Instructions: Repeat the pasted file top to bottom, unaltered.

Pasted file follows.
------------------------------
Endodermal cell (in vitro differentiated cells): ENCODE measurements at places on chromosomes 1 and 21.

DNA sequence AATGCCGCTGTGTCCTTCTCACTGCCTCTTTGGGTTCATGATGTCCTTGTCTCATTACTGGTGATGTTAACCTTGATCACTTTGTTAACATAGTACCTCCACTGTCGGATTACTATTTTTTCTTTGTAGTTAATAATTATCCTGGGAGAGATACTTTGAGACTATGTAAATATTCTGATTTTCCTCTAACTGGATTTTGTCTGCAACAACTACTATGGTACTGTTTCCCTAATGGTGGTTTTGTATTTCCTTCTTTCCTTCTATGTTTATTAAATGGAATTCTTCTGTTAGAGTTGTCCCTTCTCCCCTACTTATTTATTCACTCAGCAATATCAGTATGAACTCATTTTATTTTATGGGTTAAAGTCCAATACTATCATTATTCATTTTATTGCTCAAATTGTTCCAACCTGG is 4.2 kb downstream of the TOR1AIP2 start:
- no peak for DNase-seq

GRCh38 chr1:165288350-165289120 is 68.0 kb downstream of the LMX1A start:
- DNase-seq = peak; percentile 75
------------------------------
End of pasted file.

Endodermal cell (in vitro differentiated cells): ENCODE measurements at places on chromosomes 1 and 21.

DNA sequence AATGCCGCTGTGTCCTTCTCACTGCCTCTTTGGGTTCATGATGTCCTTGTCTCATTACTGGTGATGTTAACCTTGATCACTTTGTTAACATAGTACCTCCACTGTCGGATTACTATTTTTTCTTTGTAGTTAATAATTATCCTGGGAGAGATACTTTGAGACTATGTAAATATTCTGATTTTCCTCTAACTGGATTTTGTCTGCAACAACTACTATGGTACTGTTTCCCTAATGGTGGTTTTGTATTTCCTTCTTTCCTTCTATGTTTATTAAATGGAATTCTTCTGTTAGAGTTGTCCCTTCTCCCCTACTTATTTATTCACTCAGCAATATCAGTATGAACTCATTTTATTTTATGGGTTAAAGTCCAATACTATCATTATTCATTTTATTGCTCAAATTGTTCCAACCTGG is 4.2 kb downstream of the TOR1AIP2 start:
- no peak for DNase-seq

GRCh38 chr1:165288350-165289120 is 68.0 kb downstream of the LMX1A start:
- DNase-seq = peak; percentile 75